Tuesday, July 17, 2018
The Boy from Tomorrow by Camille DeAngelis
A word of caution, the literary device used by the author to facilitate communication between children of different eras is through a ouija board. If this had been a book I had gotten from the library, I honestly would have returned it. Having received it for review, however, I felt bound to finish the book and at least caution other parents about the content. I do give the author credit for a note at the end of the book discouraging children from the use of a ouija board.
Children living in the same home, but separated by a hundred years, discover that they can converse through the ouija board in the home. As they get to know one another, they forge a friendship and find ways to help one another. Eventually, they find an alternate way of communicating (other than through the ouija board).
The concept of a friendship across two different time periods was fascinating. Kids will learn some about history as well as home life from the past. Strong message of trying to help others in need and making sure that you do not remain silent when you know an injustice is being committed.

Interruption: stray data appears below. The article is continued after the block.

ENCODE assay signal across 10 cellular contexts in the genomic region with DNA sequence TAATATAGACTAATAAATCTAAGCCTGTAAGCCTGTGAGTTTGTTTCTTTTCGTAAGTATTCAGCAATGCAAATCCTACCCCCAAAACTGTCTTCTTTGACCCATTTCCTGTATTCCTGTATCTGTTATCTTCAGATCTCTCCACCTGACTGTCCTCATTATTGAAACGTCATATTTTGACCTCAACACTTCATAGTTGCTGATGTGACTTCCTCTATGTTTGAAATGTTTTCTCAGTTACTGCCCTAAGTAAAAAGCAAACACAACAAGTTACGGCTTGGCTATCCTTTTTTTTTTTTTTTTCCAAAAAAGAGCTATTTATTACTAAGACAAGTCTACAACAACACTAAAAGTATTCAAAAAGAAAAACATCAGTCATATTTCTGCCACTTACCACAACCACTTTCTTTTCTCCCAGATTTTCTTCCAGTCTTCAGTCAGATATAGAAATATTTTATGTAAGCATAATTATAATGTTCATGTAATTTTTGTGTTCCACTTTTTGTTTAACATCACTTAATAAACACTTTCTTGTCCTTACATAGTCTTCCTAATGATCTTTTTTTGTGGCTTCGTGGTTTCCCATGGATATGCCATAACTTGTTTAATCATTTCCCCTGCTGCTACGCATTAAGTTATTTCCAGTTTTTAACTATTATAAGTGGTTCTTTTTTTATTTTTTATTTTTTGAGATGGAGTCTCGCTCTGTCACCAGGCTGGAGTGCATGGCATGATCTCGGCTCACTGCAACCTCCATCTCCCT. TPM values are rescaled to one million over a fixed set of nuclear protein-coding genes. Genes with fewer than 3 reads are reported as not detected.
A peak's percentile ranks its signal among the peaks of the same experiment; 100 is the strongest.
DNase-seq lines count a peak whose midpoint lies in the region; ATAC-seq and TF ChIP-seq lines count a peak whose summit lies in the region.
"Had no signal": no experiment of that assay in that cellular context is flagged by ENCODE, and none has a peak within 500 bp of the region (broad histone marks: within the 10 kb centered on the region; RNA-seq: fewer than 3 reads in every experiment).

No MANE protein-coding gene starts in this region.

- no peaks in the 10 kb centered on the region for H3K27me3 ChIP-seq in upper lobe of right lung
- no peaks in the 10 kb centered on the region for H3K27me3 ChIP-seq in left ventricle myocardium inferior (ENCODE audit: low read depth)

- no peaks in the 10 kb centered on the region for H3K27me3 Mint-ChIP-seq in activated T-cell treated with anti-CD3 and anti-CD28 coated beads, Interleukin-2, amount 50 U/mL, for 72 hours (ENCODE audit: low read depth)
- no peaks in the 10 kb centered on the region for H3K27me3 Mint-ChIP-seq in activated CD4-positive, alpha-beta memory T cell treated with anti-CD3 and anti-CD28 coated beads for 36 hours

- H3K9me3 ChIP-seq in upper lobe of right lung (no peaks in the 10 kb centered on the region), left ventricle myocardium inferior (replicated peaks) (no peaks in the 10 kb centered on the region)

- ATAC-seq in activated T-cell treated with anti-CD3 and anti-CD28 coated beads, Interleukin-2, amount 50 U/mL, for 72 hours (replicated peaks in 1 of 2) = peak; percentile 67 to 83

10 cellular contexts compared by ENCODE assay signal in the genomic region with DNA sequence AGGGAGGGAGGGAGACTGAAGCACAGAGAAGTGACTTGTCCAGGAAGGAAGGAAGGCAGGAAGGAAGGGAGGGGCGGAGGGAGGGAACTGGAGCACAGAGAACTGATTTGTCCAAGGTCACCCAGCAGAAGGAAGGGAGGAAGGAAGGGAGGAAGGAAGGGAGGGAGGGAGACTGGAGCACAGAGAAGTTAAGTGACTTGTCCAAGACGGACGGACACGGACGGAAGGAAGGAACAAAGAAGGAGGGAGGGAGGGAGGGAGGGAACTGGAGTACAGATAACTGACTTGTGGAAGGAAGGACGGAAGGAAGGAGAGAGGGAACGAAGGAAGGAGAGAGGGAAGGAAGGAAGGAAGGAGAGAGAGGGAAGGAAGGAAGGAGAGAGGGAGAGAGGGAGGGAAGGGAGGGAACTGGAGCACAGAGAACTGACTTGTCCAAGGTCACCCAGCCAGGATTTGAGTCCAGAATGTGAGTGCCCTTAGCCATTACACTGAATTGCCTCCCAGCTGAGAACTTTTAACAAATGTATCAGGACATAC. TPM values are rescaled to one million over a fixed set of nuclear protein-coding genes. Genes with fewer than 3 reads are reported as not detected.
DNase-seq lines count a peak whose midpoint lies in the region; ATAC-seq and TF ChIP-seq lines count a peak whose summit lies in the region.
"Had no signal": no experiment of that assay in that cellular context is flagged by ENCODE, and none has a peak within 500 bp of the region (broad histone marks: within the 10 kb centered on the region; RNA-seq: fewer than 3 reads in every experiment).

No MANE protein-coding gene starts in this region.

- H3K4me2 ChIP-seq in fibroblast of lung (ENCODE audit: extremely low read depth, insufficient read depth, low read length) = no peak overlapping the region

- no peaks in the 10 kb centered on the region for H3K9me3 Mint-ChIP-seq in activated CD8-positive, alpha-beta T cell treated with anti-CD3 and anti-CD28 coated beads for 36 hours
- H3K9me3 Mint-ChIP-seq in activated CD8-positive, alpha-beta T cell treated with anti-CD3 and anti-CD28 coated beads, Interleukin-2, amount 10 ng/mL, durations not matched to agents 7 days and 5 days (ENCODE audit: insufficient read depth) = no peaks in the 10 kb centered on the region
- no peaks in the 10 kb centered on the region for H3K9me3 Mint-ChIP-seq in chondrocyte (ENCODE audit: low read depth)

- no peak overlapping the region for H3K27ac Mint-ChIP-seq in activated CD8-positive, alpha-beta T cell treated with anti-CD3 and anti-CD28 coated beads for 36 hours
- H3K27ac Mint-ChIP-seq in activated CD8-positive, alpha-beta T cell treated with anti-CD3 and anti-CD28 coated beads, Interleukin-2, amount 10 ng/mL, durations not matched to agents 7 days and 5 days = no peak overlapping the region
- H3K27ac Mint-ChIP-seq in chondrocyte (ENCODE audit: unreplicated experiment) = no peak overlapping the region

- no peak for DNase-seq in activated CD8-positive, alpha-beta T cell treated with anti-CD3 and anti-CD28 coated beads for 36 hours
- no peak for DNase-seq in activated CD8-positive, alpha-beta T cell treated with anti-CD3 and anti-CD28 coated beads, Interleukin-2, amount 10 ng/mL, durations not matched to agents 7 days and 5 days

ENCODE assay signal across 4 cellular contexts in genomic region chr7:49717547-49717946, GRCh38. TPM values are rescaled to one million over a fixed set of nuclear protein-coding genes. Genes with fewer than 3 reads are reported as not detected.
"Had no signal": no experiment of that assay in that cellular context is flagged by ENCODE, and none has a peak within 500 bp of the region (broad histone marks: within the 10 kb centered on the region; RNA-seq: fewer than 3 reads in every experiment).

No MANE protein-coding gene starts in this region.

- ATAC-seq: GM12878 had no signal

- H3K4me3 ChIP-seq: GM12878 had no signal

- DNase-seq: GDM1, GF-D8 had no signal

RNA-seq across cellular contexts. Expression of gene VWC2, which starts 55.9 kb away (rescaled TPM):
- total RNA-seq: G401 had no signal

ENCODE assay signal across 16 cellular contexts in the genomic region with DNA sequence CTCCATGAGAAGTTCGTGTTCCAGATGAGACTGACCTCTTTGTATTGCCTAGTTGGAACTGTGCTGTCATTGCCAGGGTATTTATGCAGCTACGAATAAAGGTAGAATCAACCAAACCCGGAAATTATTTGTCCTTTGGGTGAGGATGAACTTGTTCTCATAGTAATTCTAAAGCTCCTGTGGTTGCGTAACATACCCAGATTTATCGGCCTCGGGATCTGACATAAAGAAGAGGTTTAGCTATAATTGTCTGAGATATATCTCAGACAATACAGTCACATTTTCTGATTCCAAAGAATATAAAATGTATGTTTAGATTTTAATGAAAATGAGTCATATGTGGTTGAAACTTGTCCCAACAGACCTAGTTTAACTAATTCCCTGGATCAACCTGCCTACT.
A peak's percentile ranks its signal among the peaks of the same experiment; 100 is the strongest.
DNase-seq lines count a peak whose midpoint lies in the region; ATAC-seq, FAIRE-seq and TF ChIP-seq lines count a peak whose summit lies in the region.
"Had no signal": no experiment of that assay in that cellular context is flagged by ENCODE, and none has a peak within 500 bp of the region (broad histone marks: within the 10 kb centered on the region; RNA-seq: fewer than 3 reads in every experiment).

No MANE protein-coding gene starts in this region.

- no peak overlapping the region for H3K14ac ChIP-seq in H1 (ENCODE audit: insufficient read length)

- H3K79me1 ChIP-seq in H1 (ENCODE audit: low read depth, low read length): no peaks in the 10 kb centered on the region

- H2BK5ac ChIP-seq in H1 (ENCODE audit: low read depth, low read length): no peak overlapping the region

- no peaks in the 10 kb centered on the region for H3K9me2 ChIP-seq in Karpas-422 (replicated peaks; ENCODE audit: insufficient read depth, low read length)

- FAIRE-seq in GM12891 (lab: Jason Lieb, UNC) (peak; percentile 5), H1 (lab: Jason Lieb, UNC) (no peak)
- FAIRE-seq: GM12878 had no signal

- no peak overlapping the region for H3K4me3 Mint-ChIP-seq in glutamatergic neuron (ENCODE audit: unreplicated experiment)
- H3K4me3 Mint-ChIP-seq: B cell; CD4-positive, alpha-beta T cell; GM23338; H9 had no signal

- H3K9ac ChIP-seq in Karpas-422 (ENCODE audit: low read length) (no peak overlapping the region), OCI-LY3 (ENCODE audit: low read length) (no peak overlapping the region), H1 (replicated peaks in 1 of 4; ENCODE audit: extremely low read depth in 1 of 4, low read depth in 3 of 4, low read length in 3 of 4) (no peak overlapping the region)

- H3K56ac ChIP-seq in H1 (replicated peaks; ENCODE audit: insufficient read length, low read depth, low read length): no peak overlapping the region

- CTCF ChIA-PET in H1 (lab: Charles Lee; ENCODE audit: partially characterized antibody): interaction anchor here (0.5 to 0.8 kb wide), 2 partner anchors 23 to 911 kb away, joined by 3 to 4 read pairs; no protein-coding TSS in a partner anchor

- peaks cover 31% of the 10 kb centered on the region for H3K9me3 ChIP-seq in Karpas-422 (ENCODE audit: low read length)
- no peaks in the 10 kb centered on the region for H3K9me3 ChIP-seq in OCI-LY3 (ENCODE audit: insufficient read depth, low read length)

I still strongly caution parents to discuss the dangers of using a ouija board. Unfortunately, not one I'd recommend for my own kids; I advise parents to pre-read before handing it to theirs.
Disclaimer: I received a free digital copy of The Boy from Tomorrow from NetGalley in exchange for an honest review.
I am an avid Jane Austen fan and feel that she tackles moral issues in a very tasteful way. Does that mean that I think an elementary chi...
Dr. Mike Lewis is a therapist at the heart of Annie Try's book, Red Cabbage Blue . This is the third book featuring Dr. Lewis and read...
I'm thinking of starting a new group: Book-Aholics Anonymous. Group members would come and share about their obsession with books, curr...
Everyone loves to be "in the know" to have the inside track on new products, movies and books. So imagine my surprise and delig...